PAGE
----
Eight Cousins or the Aunt-Hill (1875), by Louisa M. Alcott (Illustrated Edition) : Louisa May Alcott
Overview - Eight Cousins, or The Aunt-Hill was published in 1875 by American novelist Louisa May Alcott. It is the story of Rose Campbell, a lonely and sickly girl who has been recently orphaned and must now reside with her maiden great aunts, the matriarchs of her wealthy Boston family. Read more...
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More About Eight Cousins or the Aunt-Hill (1875), by Louisa M. Alcott (Illustrated Edition) by Louisa M. Alcott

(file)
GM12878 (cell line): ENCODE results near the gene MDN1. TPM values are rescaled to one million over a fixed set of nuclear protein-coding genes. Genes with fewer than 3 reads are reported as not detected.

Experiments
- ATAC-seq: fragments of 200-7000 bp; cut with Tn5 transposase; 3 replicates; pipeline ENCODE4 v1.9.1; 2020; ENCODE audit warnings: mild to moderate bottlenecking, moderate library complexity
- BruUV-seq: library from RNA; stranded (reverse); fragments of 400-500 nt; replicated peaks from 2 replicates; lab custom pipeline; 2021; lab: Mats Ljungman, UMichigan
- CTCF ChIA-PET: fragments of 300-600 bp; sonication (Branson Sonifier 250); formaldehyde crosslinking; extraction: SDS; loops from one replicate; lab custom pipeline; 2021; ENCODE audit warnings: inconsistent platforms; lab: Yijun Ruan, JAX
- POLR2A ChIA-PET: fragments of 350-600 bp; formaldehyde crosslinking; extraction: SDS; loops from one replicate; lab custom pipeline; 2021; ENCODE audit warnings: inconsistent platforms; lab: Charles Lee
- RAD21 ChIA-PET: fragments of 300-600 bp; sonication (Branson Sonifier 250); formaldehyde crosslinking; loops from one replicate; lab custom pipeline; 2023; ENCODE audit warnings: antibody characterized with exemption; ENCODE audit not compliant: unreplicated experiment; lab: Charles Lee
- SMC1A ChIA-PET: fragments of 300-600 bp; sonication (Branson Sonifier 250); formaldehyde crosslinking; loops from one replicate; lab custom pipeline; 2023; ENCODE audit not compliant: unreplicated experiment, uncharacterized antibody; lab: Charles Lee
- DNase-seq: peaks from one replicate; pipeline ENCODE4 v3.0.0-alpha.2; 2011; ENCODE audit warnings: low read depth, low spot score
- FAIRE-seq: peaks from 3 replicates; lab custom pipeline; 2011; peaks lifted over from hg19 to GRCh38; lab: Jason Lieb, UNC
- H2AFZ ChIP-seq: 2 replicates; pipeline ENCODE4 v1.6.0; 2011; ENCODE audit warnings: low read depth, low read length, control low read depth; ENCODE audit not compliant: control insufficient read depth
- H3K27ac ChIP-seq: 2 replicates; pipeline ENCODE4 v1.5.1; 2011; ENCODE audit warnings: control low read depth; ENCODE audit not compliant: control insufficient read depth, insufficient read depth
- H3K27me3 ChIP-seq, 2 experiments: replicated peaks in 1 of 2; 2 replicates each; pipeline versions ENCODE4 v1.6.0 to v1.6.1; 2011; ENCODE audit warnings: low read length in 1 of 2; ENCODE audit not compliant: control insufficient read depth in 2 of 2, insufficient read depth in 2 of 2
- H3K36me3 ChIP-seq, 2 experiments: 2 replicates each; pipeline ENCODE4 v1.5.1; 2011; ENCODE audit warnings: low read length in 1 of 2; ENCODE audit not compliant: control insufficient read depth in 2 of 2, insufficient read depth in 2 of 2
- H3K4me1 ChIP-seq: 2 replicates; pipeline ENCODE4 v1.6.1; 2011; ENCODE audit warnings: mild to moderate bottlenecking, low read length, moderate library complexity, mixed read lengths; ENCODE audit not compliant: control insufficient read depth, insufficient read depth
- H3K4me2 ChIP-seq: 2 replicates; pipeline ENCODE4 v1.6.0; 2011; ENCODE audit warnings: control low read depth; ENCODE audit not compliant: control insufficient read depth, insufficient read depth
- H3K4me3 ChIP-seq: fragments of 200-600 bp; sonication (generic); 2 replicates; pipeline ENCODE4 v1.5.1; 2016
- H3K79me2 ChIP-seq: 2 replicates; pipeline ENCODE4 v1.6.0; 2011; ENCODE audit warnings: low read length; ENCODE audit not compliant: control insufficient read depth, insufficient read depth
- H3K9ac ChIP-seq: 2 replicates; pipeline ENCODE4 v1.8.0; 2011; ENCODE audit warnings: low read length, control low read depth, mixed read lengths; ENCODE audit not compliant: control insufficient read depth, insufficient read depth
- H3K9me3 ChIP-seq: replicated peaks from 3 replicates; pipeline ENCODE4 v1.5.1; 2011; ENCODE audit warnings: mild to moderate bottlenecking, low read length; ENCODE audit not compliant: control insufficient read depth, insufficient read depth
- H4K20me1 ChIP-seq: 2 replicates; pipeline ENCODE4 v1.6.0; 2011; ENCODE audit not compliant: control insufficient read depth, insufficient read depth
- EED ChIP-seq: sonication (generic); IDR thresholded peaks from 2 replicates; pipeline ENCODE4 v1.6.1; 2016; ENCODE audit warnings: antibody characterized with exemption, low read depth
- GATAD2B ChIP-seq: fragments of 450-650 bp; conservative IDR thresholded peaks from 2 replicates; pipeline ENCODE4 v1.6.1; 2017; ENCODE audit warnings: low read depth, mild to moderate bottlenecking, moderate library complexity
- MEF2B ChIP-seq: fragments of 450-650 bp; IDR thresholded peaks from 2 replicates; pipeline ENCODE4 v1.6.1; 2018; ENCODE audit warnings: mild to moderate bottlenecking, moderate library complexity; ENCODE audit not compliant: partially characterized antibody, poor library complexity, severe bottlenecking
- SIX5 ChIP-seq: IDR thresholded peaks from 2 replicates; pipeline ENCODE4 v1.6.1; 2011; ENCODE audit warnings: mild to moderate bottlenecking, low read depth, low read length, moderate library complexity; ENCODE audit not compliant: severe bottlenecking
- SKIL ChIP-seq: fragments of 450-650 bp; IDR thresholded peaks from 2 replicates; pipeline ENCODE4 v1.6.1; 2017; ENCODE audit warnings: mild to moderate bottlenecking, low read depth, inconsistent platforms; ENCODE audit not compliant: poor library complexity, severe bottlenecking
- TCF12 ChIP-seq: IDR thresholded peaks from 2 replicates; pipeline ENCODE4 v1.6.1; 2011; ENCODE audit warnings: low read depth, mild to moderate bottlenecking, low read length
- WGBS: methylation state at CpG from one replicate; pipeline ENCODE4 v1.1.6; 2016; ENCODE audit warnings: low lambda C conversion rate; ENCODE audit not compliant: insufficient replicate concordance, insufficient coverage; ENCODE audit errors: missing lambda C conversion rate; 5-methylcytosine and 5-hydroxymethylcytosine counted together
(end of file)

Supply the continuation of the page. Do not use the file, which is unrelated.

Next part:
Eight Cousins, or The Aunt-Hill was published in 1875 by American novelist Louisa May Alcott. It is the story of Rose Campbell, a lonely and sickly girl who has been recently orphaned and must now reside with her maiden great aunts, the matriarchs of her wealthy Boston family. When Rose's guardian, Uncle Alec, returns from abroad, he takes over her care. Through his unorthodox theories about child-rearing, she becomes happier and healthier while finding her place in her family of seven boy cousins and numerous aunts and uncles. She also makes friends with Phebe, her aunts' young housemaid, whose cheerful attitude in the face of poverty helps Rose to understand and value her own good fortune.Each chapter describes an adventure in Rose's life as she learns to help herself and others make good choices. Rose must define for herself her role as the only woman of her generation in her family and as an heiress in Boston's elite society. Motherless for most of her life, 13-year-old Rose looks to her many aunts, her friends, and the housemaid Phebe as feminine role models. At the same time, she's suddenly confronted with a male guardian and 7 male cousins, none of whom she knows well, after losing her beloved father, the only male in her life. Like all of Alcott's books for young people, the story takes a high moral tone. Various chapters illustrate the evils of cigar-smoking, "yellow-back" novels, high fashion, billiards, and patent nostrums, while promoting exercise, a healthy diet, and wholesome experiences of many kinds for girls as well as boys. Alcott uses the novel to promote education theories and feminist ideas, many of which appear in her other books. For example, in choosing Rose's wardrobe, Uncle Alec rejects current women's fashions (such as corsets, high heels, veils, and bustles) in favour of less restrictive, healthier clothing. Although he discourages her from the professional study of medicine, he educates her in physiology, a subject her aunts consider inappropriate for girls, so she can understand and take charge of her own health. Rose is prepared for a career as a wife and mother, yet is taught that she must take active, thoughtful control of her fortune so she can use it and social position to the best advantage of the larger community. Written in an age when few women had control of their own money, property, or destinies, Alcott's portrayal of Rose's upbringing is a good deal more revolutionary than 21st-century readers may realize. The sequel to Eight Cousins is Rose in Bloom (1876), which continues Rose's story into young adulthood, depicting courtship and marriage, poverty and charity, transcendental poetry and prose, and illness and death among her family and friends. Rose Campbell: The central character of the novel is the daughter of the recently deceased George Campbell, one of six Campbell brothers who are nephews of Aunts Plenty and Peace Campbell. (The Campbells, wealthy residents of Boston, are of Scottish descent, and some of them are engaged in the China trade.) Rose, 13, is a pretty and sweet-natured child without marked talents of any kind. She has never known her mother and has lived apart from the rest of the Campbell family all her life. As the story opens, she is mourning the death of her father and awaiting with apprehension the arrival of her unknown guardian, Alec Campbell.